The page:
The most common hosts of the eastern tent caterpillar in Bucks and Montgomery County include cherry, plum, crabapple, hawthorn, pear and birch. When searching for signs of this pest look for stripped foliage in late spring and early summer, as well as silky nests or tents located in the crotch of branches. Mature caterpillars are usually black with a white stripe down the back. Eggs hatch in the early spring, after which they begin building their protective tents. The larvae will feed for 6-8 weeks before migrating to a protected site to pupate. After 2-3 weeks the adult moths emerge. The females will deposit their egg masses around small twigs where they overwinter. Feeding from Eastern tent caterpillar larvae in late spring and early summer can completely defoliate foliage from trees. Healthy trees can tolerate a single defoliation event, however, multiple defoliation events can cause dieback when combined with abiotic stress events.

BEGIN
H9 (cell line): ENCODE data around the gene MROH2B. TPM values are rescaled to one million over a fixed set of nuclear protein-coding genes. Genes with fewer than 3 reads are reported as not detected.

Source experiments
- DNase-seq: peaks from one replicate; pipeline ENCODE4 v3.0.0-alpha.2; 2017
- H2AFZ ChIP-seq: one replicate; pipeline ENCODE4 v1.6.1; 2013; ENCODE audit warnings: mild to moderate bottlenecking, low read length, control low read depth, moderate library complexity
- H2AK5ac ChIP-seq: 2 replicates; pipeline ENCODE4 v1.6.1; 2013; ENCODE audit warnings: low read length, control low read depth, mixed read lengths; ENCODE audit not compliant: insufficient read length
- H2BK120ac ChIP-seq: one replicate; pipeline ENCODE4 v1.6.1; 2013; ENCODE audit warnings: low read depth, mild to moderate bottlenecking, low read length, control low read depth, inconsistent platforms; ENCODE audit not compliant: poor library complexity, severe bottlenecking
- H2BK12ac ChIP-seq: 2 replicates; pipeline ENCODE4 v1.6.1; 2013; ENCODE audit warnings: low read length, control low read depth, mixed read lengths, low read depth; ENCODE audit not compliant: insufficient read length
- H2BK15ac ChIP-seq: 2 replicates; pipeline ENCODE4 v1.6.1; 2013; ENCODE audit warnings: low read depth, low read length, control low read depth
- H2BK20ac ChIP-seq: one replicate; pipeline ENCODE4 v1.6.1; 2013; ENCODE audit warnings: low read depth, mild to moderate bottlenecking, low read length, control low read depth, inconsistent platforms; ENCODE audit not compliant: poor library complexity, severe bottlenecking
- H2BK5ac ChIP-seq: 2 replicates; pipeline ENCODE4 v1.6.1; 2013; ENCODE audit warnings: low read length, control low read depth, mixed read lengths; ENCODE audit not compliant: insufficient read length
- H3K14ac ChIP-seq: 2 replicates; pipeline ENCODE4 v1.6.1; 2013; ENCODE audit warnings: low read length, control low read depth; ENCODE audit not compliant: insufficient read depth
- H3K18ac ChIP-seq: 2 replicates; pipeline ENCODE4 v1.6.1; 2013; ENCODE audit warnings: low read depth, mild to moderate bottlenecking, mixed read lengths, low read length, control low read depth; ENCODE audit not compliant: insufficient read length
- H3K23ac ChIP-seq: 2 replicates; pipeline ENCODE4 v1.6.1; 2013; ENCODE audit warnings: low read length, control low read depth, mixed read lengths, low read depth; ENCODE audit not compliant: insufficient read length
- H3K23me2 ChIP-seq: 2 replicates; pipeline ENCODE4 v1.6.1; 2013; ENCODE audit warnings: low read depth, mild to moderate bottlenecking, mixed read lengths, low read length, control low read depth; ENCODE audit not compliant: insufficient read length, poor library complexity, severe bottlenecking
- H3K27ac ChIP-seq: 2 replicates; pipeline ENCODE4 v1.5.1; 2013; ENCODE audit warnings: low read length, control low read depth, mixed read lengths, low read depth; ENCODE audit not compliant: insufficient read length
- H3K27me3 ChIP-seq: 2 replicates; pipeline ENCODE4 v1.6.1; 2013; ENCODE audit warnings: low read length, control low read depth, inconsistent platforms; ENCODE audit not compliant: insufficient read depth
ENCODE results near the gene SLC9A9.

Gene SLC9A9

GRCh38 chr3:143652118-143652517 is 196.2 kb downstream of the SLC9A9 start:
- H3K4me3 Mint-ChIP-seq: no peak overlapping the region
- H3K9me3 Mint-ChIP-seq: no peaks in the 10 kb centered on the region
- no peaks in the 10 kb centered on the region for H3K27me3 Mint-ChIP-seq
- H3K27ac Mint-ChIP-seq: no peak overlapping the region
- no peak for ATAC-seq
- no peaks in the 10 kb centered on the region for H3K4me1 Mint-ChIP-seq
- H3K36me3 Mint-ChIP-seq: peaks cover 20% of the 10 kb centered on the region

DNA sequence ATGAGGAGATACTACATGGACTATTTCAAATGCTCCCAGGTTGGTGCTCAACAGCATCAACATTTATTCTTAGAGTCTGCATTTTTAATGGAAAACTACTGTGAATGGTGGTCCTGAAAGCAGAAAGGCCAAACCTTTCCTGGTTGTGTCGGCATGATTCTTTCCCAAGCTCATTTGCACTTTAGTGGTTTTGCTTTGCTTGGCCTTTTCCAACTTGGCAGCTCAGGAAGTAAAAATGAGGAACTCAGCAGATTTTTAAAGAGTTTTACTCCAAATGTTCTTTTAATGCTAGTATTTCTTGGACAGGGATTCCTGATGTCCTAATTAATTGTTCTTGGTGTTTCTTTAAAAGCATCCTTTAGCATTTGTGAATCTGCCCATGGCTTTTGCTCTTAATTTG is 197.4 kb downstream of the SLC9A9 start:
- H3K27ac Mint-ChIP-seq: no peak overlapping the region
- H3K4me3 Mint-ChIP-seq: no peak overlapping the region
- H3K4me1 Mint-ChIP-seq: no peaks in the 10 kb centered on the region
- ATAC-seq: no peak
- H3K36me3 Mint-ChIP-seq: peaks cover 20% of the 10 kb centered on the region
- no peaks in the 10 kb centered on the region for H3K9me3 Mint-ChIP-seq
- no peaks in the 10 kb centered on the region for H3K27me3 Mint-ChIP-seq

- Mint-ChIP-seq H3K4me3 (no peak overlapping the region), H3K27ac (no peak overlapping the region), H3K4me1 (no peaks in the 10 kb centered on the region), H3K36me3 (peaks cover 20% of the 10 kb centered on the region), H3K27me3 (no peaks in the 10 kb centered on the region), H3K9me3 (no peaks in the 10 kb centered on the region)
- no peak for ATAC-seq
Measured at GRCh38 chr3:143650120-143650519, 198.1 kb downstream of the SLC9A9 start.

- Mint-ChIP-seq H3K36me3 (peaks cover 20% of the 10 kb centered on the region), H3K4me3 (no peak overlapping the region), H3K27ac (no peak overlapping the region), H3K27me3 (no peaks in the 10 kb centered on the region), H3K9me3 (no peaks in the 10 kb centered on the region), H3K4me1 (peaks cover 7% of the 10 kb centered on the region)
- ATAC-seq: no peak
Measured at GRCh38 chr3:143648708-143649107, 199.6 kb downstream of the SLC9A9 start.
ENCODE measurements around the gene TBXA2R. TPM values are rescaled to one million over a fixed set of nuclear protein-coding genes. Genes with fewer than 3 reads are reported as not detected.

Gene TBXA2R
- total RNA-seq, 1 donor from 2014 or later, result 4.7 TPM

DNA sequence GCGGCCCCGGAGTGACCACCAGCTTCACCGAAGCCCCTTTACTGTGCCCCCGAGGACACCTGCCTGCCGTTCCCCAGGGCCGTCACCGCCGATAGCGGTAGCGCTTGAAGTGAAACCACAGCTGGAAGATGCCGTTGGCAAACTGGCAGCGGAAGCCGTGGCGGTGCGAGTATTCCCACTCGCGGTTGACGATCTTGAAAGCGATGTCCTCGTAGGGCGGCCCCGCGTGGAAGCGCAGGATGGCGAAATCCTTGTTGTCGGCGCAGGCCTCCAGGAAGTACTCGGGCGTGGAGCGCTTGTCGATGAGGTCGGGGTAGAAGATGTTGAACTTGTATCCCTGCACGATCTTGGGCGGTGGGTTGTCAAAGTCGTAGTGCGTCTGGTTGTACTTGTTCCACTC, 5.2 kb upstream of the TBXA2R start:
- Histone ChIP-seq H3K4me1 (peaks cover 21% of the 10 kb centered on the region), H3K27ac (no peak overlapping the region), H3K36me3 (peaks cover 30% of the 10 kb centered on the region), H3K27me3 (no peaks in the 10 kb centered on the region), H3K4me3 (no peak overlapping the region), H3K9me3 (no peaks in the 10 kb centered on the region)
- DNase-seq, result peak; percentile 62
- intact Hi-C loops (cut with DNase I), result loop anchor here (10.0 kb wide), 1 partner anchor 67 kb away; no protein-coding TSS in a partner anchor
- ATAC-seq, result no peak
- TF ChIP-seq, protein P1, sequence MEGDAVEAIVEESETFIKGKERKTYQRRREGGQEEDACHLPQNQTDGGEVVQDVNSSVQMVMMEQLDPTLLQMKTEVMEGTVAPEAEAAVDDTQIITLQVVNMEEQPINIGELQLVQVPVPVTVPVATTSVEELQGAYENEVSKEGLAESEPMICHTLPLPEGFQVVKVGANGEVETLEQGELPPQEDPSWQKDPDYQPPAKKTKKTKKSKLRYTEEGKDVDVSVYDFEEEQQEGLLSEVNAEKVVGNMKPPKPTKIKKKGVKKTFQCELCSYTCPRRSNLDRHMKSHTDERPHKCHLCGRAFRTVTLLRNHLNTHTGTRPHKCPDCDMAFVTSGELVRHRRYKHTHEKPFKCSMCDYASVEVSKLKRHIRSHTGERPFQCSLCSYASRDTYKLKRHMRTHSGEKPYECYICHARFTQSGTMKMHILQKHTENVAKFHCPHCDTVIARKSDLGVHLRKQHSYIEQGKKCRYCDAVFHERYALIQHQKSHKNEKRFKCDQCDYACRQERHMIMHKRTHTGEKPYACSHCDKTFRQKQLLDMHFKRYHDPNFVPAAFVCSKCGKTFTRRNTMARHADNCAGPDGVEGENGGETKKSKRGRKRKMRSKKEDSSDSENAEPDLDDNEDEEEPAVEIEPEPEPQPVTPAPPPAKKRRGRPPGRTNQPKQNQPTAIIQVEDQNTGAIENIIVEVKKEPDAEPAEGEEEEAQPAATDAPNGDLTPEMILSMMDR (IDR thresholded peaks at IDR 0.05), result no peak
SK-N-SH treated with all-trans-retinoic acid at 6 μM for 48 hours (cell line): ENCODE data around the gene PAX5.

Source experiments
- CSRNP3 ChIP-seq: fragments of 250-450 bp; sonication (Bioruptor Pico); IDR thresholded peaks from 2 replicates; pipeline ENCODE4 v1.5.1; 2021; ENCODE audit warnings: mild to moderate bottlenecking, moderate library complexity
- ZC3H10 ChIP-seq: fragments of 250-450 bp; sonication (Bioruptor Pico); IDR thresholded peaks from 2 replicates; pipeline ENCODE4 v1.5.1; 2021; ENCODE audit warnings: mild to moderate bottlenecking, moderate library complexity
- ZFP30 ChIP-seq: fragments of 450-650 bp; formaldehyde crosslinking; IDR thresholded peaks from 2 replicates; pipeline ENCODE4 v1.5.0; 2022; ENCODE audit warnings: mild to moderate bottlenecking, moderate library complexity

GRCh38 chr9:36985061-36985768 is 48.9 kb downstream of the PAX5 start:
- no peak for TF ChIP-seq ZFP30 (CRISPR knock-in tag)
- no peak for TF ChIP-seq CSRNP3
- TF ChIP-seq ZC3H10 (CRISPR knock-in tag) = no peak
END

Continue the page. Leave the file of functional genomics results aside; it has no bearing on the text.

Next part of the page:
Easily reachable nests should be pruned out of the host after formation. Early morning or late in the day is best as most of the caterpillars will be in the tent. Foliar pesticide applications as well as soil or trunk injected systemic treatments are effective ways of controlling the eastern tent caterpillar. The size and bloom time of the host, time of year, and proximity to water are all factors which should be considered when choosing an appropriate treatment.
Contact Plant Health Solutions for proper diagnosis and to develop a treatment plan.